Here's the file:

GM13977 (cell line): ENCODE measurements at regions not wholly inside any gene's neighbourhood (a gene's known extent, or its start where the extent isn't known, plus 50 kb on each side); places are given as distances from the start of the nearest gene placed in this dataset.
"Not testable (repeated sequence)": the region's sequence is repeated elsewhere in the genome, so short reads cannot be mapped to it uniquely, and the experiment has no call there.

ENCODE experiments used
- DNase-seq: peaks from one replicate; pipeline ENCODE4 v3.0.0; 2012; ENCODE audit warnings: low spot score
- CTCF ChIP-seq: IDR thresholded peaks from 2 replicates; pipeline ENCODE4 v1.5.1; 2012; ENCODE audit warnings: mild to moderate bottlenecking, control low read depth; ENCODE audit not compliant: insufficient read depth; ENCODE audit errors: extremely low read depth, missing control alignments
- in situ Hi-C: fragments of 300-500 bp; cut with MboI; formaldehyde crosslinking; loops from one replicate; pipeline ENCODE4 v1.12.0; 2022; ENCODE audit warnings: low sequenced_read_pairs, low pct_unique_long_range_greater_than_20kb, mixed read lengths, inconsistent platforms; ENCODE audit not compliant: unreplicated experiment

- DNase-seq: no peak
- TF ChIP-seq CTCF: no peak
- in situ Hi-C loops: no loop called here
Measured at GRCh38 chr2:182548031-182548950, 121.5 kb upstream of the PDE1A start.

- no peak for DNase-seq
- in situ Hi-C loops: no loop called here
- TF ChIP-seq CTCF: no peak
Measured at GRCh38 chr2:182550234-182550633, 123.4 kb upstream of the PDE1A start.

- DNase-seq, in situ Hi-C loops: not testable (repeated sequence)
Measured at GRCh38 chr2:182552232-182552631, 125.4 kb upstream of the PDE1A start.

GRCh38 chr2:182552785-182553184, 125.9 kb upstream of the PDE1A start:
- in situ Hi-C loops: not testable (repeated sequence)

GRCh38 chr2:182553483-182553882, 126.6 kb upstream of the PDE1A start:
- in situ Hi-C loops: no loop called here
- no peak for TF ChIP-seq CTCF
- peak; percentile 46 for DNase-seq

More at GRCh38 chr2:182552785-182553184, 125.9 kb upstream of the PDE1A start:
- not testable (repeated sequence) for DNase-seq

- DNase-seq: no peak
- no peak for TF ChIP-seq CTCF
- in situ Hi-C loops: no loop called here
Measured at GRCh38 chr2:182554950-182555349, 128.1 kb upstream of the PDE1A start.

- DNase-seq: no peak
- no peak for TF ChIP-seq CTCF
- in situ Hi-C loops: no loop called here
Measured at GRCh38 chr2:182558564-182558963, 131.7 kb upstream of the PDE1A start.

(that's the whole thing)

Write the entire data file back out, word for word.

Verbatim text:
GM13977 (cell line): ENCODE measurements at regions not wholly inside any gene's neighbourhood (a gene's known extent, or its start where the extent isn't known, plus 50 kb on each side); places are given as distances from the start of the nearest gene placed in this dataset.
"Not testable (repeated sequence)": the region's sequence is repeated elsewhere in the genome, so short reads cannot be mapped to it uniquely, and the experiment has no call there.

ENCODE experiments used
- DNase-seq: peaks from one replicate; pipeline ENCODE4 v3.0.0; 2012; ENCODE audit warnings: low spot score
- CTCF ChIP-seq: IDR thresholded peaks from 2 replicates; pipeline ENCODE4 v1.5.1; 2012; ENCODE audit warnings: mild to moderate bottlenecking, control low read depth; ENCODE audit not compliant: insufficient read depth; ENCODE audit errors: extremely low read depth, missing control alignments
- in situ Hi-C: fragments of 300-500 bp; cut with MboI; formaldehyde crosslinking; loops from one replicate; pipeline ENCODE4 v1.12.0; 2022; ENCODE audit warnings: low sequenced_read_pairs, low pct_unique_long_range_greater_than_20kb, mixed read lengths, inconsistent platforms; ENCODE audit not compliant: unreplicated experiment

- DNase-seq: no peak
- TF ChIP-seq CTCF: no peak
- in situ Hi-C loops: no loop called here
Measured at GRCh38 chr2:182548031-182548950, 121.5 kb upstream of the PDE1A start.

- no peak for DNase-seq
- in situ Hi-C loops: no loop called here
- TF ChIP-seq CTCF: no peak
Measured at GRCh38 chr2:182550234-182550633, 123.4 kb upstream of the PDE1A start.

- DNase-seq, in situ Hi-C loops: not testable (repeated sequence)
Measured at GRCh38 chr2:182552232-182552631, 125.4 kb upstream of the PDE1A start.

GRCh38 chr2:182552785-182553184, 125.9 kb upstream of the PDE1A start:
- in situ Hi-C loops: not testable (repeated sequence)

GRCh38 chr2:182553483-182553882, 126.6 kb upstream of the PDE1A start:
- in situ Hi-C loops: no loop called here
- no peak for TF ChIP-seq CTCF
- peak; percentile 46 for DNase-seq

More at GRCh38 chr2:182552785-182553184, 125.9 kb upstream of the PDE1A start:
- not testable (repeated sequence) for DNase-seq

- DNase-seq: no peak
- no peak for TF ChIP-seq CTCF
- in situ Hi-C loops: no loop called here
Measured at GRCh38 chr2:182554950-182555349, 128.1 kb upstream of the PDE1A start.

- DNase-seq: no peak
- no peak for TF ChIP-seq CTCF
- in situ Hi-C loops: no loop called here
Measured at GRCh38 chr2:182558564-182558963, 131.7 kb upstream of the PDE1A start.